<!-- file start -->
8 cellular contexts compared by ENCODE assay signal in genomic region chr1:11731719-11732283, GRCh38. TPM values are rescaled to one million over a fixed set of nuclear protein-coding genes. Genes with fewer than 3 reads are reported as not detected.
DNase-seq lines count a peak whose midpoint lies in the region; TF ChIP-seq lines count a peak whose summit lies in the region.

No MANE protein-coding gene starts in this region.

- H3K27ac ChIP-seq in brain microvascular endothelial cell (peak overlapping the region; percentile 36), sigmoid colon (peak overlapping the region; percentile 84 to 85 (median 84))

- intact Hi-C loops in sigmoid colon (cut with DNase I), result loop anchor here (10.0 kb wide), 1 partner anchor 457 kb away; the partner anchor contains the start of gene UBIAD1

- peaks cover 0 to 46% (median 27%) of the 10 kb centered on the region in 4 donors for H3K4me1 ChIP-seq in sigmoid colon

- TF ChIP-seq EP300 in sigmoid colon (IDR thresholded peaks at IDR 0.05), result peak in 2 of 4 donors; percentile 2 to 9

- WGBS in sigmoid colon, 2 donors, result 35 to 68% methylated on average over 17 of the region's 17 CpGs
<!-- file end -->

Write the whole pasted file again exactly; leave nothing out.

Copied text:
8 cellular contexts compared by ENCODE assay signal in genomic region chr1:11731719-11732283, GRCh38. TPM values are rescaled to one million over a fixed set of nuclear protein-coding genes. Genes with fewer than 3 reads are reported as not detected.
DNase-seq lines count a peak whose midpoint lies in the region; TF ChIP-seq lines count a peak whose summit lies in the region.

No MANE protein-coding gene starts in this region.

- H3K27ac ChIP-seq in brain microvascular endothelial cell (peak overlapping the region; percentile 36), sigmoid colon (peak overlapping the region; percentile 84 to 85 (median 84))

- intact Hi-C loops in sigmoid colon (cut with DNase I), result loop anchor here (10.0 kb wide), 1 partner anchor 457 kb away; the partner anchor contains the start of gene UBIAD1

- peaks cover 0 to 46% (median 27%) of the 10 kb centered on the region in 4 donors for H3K4me1 ChIP-seq in sigmoid colon

- TF ChIP-seq EP300 in sigmoid colon (IDR thresholded peaks at IDR 0.05), result peak in 2 of 4 donors; percentile 2 to 9

- WGBS in sigmoid colon, 2 donors, result 35 to 68% methylated on average over 17 of the region's 17 CpGs